Why publish such a thing? Because it makes the stakes very high. Any self-respecting group of players will want to enact painful justice on the man that did such a thing. You want horrid villains? This book will give them to you. The most loathsome and sad beings in the universe.

On the other hand, many will point out that because such rituals are described, albeit in short entries usually no more than a paragraph or two, some players will exercise their right to carry them out in-game. Well, in my personal case, if I was playing a sorcerer (the class presented in this book that has access to rituals), I would never carry out certain of the rituals, even if it was for the greater good. I never can bring myself to be too bad of a guy when I role-play. I always have a soft spot for begging villains that promise contrition. That's how I roll. If the player to my left wanted to perform an evil ritual, my character would soon plot their character's demise. Even if they were doing something that might save the world from one of the Lovecraftian entities presented in the book.

There are more than a couple ways sorcerer characters are limited anyways. First, they have to find rituals to even have knowledge of them. Something easier said than done. I am not finished reading the 800 entries of the hex-crawl section, but I suspect the most infamous ritual in the book is not listed anywhere as being learnable in a way that PC can stumble across. So it would be up to a—dare I say it?—perverse DM to put foul rituals into PC hands. Second, banishment rituals, which would be the ideal method to stave off nightmarish beings, do not require the sacrifice of humans.

So what does the book offer outside of controversy?

Lots of new flavorful rules and goodies to play with. The latest version of Carcosa uses rules from the publisher's game: Lamentations of the Flame Princess. So there is ascending armor class and a few other quirks that are a matter of taste, but the hit-die and damage-die re-roll at the beginning of each battle system was so interesting it actually inspired me to finally make this blog and the Kill It With Fire RPG rules (don't worry, publishers, I didn't rip off your rules by any means!). I doubt most people would play the re-roll-every-time rules in their D&D/LotFP/Carcosa campaigns, but I would like to try them at least once. They add an element of caution that I would expect Old Schoolers to embrace.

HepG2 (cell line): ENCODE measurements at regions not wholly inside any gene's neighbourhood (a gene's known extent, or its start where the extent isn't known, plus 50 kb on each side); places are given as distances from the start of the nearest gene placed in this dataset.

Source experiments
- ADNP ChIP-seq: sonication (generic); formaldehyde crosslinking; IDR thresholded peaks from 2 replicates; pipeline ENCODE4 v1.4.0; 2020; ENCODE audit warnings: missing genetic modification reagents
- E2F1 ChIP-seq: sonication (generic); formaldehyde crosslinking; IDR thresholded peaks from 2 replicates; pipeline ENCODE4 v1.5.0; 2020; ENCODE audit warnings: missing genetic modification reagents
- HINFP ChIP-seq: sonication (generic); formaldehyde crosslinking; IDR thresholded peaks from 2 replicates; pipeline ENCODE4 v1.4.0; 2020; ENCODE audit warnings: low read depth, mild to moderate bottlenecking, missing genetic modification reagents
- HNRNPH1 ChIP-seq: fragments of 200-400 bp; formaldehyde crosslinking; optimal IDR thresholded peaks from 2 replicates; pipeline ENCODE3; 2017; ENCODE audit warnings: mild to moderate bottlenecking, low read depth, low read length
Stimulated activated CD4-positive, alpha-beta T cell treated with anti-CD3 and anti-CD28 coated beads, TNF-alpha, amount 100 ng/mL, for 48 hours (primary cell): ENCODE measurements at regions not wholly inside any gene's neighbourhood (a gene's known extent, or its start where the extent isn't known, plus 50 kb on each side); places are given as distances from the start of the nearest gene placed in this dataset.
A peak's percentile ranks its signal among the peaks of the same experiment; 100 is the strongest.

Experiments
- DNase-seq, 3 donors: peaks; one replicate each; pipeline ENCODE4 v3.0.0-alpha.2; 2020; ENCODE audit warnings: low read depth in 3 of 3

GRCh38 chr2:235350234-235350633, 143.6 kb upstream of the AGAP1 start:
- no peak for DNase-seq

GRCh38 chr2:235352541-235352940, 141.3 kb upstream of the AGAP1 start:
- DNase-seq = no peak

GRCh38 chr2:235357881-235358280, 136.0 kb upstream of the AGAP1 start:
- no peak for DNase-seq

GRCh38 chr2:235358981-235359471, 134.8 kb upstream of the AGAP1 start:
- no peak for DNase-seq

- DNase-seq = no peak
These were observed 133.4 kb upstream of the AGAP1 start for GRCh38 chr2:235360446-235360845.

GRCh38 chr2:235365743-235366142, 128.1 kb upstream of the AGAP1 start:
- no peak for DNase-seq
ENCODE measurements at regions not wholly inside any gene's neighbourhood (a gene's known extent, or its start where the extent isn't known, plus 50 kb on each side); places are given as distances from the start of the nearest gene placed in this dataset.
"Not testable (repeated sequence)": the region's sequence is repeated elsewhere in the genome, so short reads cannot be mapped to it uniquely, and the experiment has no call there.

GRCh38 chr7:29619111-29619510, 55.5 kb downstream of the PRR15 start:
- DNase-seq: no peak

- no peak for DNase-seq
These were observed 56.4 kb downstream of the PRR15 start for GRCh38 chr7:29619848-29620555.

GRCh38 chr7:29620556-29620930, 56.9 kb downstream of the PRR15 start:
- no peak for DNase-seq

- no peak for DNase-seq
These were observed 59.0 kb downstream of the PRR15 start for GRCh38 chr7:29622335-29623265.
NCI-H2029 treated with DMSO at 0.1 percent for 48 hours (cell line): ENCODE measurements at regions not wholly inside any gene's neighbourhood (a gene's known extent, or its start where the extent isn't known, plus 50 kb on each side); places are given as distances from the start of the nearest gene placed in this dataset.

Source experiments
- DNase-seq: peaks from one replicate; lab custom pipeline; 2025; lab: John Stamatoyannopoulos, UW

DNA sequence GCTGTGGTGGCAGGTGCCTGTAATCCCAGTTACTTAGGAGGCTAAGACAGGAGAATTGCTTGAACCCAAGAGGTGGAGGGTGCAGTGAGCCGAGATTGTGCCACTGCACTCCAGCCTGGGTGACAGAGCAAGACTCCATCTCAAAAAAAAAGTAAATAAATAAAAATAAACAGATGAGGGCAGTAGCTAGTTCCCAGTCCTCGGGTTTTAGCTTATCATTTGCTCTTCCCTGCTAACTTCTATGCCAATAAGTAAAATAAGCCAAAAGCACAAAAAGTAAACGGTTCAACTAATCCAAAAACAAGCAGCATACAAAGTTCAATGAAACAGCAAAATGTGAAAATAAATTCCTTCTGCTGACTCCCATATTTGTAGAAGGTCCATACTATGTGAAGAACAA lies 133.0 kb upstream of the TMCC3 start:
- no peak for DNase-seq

Besides the new rules there are presentations for simple (and very random) psionics, alien weapons, spawn of Shub-Niggurath, plants, and so on. You will get a bit of a Gamma World feel with some things, and a lot of Call of Cthulhu with others.

The monster entries and hex-crawl sections are pretty fun. In fact, for someone like me stuck in Japan and rarely encountering other gamers, these sections are wonderful literature with which to pass the time. The adventure included in the book is excellent and flavorful as well. I don't think one can find such a rich gaming supplement very often.

I am happy with my purchase. I don't know when I will get to use its contents, but in the meantime they entertain me and that's all I really ask for.
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Edit: Also, the publisher's thoughts on the RPG and its controversy are very interesting. Link!